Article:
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Jobs Aren't What They Used to Be

Justin Fox is a Bloomberg View columnist. He was the editorial director of Harvard Business Review and wrote for Time, Fortune and American Banker. He is the author of “The Myth of the Rational Market.”
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The unemployment rate is down to 4.6 percent, which sounds pretty good. But the unemployment rate doesn't count people who've given up looking for jobs, which is why the employment-to-population ratio, especially the "prime-age" ratio for those 25 through 54, may be a better measure of the health of the labor market.

Still Not Back to Where We Were
U.S. employment-to-population ratio, ages 25 through 54
Source: Bureau of Labor Statistics
WARNING! The y-axis does not go to zero!

After I wrote about this metric on Monday, several readers wrote in to wonder if even it might be overstating the health of the labor market because more people are working part time, or working multiple jobs, or scrounging a living from freelance assignments.

On part-time work, we have pretty good numbers:

Part-Time Workers in the U.S.
As a percentage of total employment
Source: Bureau of Labor Statistics

So yes, the percentage of people who are working part time (fewer than 35 hours a week) but say they'd work full time if they could is higher than it was at any point from 1995 until 2008. At this point in a now seven-year-old economic expansion it's not much higher, though, while the percentage of voluntary part-time workers is lower than it was in the late 1990s. So factoring in part-timers makes the employment situation look a little bleaker, but not a lot.

What about people working three jobs to make ends meet, or getting by on "gig" work such as driving an Uber or running errands for TaskRabbit? This is a big puzzle that I've been struggling to answer for several years now. According to the monthly Current Population Survey data used in calculating the unemployment rate and the employment-to-population ratio, there's been no increase in multiple jobholding or self-employment as a share of overall employment.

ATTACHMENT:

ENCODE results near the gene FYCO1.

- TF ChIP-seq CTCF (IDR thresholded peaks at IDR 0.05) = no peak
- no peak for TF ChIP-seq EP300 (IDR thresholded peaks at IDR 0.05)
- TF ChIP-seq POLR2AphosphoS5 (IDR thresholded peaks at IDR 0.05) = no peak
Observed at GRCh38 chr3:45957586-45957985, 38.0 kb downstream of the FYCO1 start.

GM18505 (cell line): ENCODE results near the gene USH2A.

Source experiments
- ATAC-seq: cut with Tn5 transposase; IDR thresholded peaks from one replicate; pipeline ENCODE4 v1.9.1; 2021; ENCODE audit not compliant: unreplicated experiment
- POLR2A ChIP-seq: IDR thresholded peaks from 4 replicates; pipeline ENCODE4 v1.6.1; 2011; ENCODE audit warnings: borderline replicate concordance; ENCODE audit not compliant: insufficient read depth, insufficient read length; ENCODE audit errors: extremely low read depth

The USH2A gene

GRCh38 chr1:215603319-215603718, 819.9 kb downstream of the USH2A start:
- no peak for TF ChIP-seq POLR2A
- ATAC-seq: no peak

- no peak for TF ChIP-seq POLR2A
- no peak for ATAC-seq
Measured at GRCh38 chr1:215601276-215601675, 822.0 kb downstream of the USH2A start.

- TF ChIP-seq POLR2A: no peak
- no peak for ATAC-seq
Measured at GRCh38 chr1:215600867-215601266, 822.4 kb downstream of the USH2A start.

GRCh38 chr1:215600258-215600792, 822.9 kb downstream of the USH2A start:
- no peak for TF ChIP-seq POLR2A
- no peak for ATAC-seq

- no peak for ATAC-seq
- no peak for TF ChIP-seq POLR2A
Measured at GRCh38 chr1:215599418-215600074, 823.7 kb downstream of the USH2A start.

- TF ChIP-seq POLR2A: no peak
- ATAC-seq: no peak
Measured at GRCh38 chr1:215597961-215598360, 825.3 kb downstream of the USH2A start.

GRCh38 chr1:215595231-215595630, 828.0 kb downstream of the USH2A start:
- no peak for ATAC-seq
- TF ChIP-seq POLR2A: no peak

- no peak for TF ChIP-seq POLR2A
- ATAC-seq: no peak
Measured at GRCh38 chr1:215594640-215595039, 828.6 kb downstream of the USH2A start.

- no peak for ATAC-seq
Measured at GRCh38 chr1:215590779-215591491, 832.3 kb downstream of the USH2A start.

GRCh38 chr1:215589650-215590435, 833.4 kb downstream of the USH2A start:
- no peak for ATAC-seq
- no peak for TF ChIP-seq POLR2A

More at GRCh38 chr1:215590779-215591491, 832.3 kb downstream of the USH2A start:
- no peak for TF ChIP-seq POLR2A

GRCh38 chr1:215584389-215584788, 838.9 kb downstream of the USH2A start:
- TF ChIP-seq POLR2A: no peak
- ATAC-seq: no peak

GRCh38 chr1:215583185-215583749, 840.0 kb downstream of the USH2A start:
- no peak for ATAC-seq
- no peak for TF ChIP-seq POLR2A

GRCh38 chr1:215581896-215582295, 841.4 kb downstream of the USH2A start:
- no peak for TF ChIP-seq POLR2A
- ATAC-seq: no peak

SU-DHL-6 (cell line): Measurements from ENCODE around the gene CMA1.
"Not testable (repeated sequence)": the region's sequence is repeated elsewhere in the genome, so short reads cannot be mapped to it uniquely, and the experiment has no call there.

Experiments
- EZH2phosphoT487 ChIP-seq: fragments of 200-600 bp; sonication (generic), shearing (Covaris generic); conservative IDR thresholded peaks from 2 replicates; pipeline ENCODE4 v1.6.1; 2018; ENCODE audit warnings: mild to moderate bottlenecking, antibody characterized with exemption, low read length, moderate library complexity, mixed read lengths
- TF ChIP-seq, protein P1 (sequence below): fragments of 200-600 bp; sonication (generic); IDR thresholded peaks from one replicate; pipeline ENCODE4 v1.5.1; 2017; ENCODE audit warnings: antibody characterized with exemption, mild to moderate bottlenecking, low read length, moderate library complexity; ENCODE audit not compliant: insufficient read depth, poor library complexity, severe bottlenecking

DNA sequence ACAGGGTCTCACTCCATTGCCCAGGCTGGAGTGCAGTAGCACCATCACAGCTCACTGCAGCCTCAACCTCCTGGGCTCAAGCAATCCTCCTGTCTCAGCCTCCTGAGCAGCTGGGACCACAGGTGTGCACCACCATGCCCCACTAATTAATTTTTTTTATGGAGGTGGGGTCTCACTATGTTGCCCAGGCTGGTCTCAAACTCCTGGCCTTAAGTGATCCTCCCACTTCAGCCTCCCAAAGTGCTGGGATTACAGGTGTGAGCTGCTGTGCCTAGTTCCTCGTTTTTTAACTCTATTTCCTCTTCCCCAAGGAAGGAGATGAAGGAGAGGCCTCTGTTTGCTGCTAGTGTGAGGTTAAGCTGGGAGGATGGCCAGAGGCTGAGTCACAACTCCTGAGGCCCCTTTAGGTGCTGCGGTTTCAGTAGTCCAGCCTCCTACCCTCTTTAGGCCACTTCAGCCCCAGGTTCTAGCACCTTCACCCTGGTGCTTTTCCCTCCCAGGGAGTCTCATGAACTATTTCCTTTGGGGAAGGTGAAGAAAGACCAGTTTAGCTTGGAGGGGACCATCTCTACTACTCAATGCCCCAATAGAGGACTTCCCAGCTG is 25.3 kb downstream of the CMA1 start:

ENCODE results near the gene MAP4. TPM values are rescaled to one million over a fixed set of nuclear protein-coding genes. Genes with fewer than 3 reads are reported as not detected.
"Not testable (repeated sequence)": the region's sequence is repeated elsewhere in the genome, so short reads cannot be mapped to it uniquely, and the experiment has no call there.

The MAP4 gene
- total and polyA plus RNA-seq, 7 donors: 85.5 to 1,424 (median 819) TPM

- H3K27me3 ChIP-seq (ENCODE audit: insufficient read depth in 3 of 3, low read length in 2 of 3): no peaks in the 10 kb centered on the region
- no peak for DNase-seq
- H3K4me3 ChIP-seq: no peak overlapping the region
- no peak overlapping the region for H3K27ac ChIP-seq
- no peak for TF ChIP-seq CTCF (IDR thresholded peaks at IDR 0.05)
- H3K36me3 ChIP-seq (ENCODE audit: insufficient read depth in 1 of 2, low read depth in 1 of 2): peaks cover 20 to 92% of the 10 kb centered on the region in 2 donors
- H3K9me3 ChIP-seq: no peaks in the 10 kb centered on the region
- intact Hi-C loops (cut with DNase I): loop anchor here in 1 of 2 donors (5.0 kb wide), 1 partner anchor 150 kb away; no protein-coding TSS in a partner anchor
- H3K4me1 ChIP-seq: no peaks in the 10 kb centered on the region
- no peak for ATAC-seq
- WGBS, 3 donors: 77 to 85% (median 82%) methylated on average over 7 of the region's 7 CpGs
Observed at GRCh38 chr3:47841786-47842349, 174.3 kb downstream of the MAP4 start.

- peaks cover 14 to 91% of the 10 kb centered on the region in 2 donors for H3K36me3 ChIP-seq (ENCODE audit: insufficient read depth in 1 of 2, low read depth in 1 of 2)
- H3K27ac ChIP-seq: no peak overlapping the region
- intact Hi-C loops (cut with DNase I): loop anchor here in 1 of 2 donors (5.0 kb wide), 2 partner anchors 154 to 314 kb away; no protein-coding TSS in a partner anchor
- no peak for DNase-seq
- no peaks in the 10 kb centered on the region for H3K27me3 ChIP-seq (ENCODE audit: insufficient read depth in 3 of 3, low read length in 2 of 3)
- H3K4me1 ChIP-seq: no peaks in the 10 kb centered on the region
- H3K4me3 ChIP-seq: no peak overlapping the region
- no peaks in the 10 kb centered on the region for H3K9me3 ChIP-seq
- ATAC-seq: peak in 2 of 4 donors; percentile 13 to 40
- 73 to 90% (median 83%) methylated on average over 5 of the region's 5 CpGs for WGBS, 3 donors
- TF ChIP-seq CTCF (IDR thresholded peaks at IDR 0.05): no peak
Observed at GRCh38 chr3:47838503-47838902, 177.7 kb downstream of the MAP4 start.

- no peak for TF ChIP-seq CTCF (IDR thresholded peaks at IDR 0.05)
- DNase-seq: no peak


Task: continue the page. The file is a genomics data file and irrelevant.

This may have more to do with the limitations of the questions in the survey than the reality of the labor market, though. A different survey conducted for economists Lawrence F. Katz and Alan B. Krueger last year found that:

The percentage of workers engaged in alternative work arrangements -- defined as temporary help agency workers, on-call workers, contract workers, and independent contractors or freelancers -- rose from 10.1 percent in February 2005 to 15.8 percent in late 2015.

That's a big leap, and indicates a shift away from more secure jobs to more contingent ones -- another sign that the labor market might not be as robust as the unemployment rate or even the employment-to-population ratio would indicate. There seem to be two separate, if not entirely unrelated, phenomena at work here:

  • Dropping out of the labor force. The percentage of prime-age men who have a job or are actively looking for one has been declining for decades, from more than 97 percent in the mid-1950s to a record low of 88 percent in 2014. Women's prime-age labor-force participation rose for most of that period, but has fallen since 2000. Participation is actually up over the past year, especially for women, but it's way too early to say whether that marks a reversal in the trend.
  • Scrambling to get by. As noted above, the evidence is mixed on this, but more people appear to be doing work that doesn't fit the definition of a conventional full-time job. They're often doing it as a supplement to a conventional job, not a replacement. That could be because their conventional job doesn't pay enough, or doesn't seem secure enough, to fully rely on. For some people it's also surely because the labor market is now offering more opportunities for rewarding, remunerative unconventional work. But I'm guessing they're in the minority.

This column does not necessarily reflect the opinion of the editorial board or Bloomberg LP and its owners.

To contact the author of this story:
Justin Fox at justinfox@bloomberg.net

To contact the editor responsible for this story:
Stacey Shick at sshick@bloomberg.net